The end of the year symbolizes a fresh start and invites a pause for reflection. This often means reviewing what goals were and were not accomplished. The end of the year is also an ideal time for introspection.
“To know thyself is the beginning of wisdom.” ― Socrates
Introspection is defined as “a reflective looking inward: an examination of one’s own thoughts and feelings.”
It’s much easier to look at conflict or failures and conclude that it’s someone else’s fault, or that another person was the cause of our destructive behavior.
Yes, things in our childhood or traumatic events in life have an impact on who we are and the decisions we make. Still, we have the power to move toward our best selves.
Introspection could involve examining our behaviors and reactions to life events. We may reflect on a series of missteps and say to ourselves, “I’m the common denominator in each of these situations; maybe it’s me.”
So how can we start practicing introspection?
Write. The idea of “journaling” doesn’t resonate with everyone, but it doesn’t have to be a regimented task. Since the concept of introspection involves examination internal thoughts and feelings, writing can help us move beyond the abstract and put words to our emotions. The key here is to be completely honest with yourself, while allowing the cathartic benefits of writing to heal and reveal.
Ask others. We must call on those in our lives willing to be honest with us. Ask family and friends to share their thoughts on your areas of strength, along with areas they feel you could approve upon. Consider their insight as you prioritize the adjustments you’ll make on your path of introspection.
Tackle one area at a time. We all have various aspects of our ourselves that we’d like to improve upon. Easier said than done, however. The older we get, the more set in our ways we become, making changing for the better that much more difficult. The best approach is to tackle on area at a time, being dogged, but always patient with yourself.
Read. Books, news articles, quotes. Any and everything. Reading materials related to the areas in our lives we’re working to improve is essential. Carry a book everywhere; there’s always an opportunity to read. Don’t be afraid to read multiple books at a time, and mark up points that stand out. Listen to books via Audible or YouTube when you’re on the go.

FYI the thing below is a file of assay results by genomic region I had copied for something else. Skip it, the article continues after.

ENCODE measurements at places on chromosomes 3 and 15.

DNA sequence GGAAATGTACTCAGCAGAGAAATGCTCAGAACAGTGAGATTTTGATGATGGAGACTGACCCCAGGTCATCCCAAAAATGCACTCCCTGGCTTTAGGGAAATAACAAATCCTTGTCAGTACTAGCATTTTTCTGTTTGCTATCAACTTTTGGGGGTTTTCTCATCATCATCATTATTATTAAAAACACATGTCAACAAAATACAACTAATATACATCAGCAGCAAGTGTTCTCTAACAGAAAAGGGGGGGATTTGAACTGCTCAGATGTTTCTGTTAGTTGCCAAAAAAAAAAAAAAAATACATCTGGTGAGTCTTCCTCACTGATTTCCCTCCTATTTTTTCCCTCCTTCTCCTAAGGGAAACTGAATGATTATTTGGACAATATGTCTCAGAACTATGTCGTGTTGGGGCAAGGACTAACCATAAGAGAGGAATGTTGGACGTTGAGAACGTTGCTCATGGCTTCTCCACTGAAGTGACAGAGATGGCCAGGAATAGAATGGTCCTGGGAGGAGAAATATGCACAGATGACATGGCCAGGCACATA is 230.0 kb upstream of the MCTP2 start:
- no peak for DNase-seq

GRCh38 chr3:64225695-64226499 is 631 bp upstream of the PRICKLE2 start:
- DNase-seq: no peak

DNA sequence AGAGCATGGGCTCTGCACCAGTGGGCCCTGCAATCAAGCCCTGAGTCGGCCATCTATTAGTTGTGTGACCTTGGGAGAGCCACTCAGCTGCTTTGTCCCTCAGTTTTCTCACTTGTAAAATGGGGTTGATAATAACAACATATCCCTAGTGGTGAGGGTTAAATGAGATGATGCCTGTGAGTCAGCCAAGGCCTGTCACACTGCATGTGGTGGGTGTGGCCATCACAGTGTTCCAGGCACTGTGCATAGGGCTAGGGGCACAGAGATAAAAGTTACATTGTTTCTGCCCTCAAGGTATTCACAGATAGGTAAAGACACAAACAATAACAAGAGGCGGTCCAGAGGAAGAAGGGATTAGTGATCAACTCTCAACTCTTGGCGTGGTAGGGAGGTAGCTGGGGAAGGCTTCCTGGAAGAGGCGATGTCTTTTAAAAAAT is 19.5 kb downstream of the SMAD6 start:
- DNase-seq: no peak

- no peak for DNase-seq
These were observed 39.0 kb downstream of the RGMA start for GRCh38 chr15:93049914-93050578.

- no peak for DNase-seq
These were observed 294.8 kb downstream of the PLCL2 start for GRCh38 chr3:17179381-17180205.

Seek support. This is a big one. We all need support and encouragement as we become our best selves. Family and friends can offer much-needed support during our journey of self-discovery. Those in our support system may also assume the important role of being accountability partners, helping to keep us on track when we’re tempted to revert to our old, counterproductive behaviors. I’m also a firm believer in seeking professional help, when needed, by way of a spiritual adviser, licensed therapist or certified life coach.
We owe it, not only to ourselves to know ourselves, but also to those around us. Neglecting to understand who we are, why we do what we do, and how our actions impact others, can lead to negatively affecting others, whether intentional or not.
Doing the work of self-analyzing is life’s most challenging, but most valuable work. Thus, we shouldn’t undertake the work of self-actualization alone. However, starting this journey is a completely solo venture. Introspection is the first step to living our best lives, and ultimately, affecting positive change in the world around us.
“Knowing others is intelligence;
knowing yourself is true wisdom.
Mastering others is strength;
mastering yourself is true power.”
Kelda Senior is a GovLoop Featured Contributor. She is a business development and accredited public relations professional from Florida. For the past 10 years, Kelda has served as a communications and community outreach specialist in local, state and federal government, with an emphasis on the transportation sector since 2012. Kelda is the owner of Senior Communications LLC, a boutique public relations firm focused on helping emerging brands cultivate their message and move their audiences to action. Kelda holds a B.A. in journalism and a master of public administration – both from the University of Central Florida in Orlando. You can read her posts here.